se.kirara Withdrawn Due To Concerns Of Plagiarism

By Ishaan . April 24, 2010 . 5:20pm


Earlier this year, we highlighted se.kirara, a visual novel by Japanese firm Max Factory, owners of the popular Figma brand of figurines. The reason the game caught our interest was because Max Factory had planned to distribute it for free, with a limited edition DVD + Figma bundle being priced at 2,800 yen.


True to their word, Max Factory did indeed begin distributing the game for free over NicoNico Douga, but later withdrew it due to concerns over unauthorized use of copyrighted material. The publisher discovered that some of the backgrounds in the game were from real life photographs published on the Internet, as depicted in a comparison shot below.



Expect se.kirara to go back up once these complications have been dealt with, at which point the official site will be updated with details. Although, by now, the original un-edited version of the game has probably achieved collector’s item status.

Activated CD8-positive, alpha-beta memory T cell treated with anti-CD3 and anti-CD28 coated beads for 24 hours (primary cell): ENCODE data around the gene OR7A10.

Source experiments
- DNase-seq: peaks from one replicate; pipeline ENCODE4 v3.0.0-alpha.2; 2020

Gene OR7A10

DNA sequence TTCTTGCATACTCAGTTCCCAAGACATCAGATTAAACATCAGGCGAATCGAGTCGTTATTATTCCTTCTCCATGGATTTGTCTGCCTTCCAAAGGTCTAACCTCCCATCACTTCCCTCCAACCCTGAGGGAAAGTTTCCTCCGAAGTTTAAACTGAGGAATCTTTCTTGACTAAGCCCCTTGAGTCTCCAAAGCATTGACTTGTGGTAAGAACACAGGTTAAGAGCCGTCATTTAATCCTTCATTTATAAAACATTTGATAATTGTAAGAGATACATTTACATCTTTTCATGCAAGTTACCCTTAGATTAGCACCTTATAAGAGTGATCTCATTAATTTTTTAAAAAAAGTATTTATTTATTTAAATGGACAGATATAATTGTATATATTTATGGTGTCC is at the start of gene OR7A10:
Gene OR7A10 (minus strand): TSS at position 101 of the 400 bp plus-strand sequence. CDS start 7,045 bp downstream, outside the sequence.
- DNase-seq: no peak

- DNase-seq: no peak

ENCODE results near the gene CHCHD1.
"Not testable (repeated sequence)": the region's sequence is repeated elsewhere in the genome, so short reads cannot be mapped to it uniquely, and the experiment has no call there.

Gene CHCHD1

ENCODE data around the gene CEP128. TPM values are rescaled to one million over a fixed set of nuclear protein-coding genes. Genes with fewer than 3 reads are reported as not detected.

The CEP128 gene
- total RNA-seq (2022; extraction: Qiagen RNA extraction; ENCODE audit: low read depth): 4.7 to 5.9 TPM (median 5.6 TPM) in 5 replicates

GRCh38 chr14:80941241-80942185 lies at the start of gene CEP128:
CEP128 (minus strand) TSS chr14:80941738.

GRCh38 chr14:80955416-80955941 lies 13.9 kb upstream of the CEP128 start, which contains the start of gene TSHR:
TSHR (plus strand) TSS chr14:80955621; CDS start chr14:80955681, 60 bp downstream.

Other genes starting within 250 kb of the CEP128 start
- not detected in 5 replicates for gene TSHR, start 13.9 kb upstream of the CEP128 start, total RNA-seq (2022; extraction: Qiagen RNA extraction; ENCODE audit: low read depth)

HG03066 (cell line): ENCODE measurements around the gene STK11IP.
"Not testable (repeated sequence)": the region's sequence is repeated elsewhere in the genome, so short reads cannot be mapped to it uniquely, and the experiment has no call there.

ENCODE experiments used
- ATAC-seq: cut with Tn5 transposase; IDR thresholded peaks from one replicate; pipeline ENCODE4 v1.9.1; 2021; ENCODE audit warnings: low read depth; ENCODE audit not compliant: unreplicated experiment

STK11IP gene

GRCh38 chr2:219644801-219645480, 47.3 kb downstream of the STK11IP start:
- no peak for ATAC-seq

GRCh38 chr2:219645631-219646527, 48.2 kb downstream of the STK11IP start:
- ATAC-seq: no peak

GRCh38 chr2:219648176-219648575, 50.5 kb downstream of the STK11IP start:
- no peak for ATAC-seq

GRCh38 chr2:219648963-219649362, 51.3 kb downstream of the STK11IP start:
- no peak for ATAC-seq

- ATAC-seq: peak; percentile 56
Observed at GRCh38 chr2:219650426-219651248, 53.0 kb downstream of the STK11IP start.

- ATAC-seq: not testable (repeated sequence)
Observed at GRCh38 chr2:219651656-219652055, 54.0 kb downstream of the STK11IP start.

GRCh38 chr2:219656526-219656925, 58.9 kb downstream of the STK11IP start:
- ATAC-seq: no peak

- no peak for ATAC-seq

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  • speedstersonic

    Some artists were probably fired after that. >.>

  • Now I must hunt down the original!

  • OBJECTION! the curtains are open in one and closed in the other, HOW CAN THEY PROVE THEY WERE CLOSED WHEN THE DRAWING WAS MADE?! foolish fools foolishling attacking foolish people because of the foolish economy

  • Wow, even the plants?
    I read a couple cases of plagiarism with manga artist (not including Gene Simmons’ son) in the past year. I think even one series was put on hiatus, so they take this stuff very seriously.
    Although, there are quite a few panels or settings I see in series that are based on actual places that are interesting – and done legally. Here’s a blog showing the settings in KiraKira based on real locations:
    There was also a site that showed real locations in fighting games (Fei Long’s stage in SSFII was an amusement park in Hong Kong).

    • Yeah, I think the difference is that Capcom and everyone else probably asked for permission to use those settings. And probably took their own photographs to use as reference, too. Whoever did that background just Googled up an image and probably painted over it. :P

      • This probably coming from left field, but stuff like fanart (i.e. DeviantArt), vectors, doujins and the like fall into a gray area, don’t they? I always had the impression the original content owners just turned a blind eye to stuff like this most of the time.

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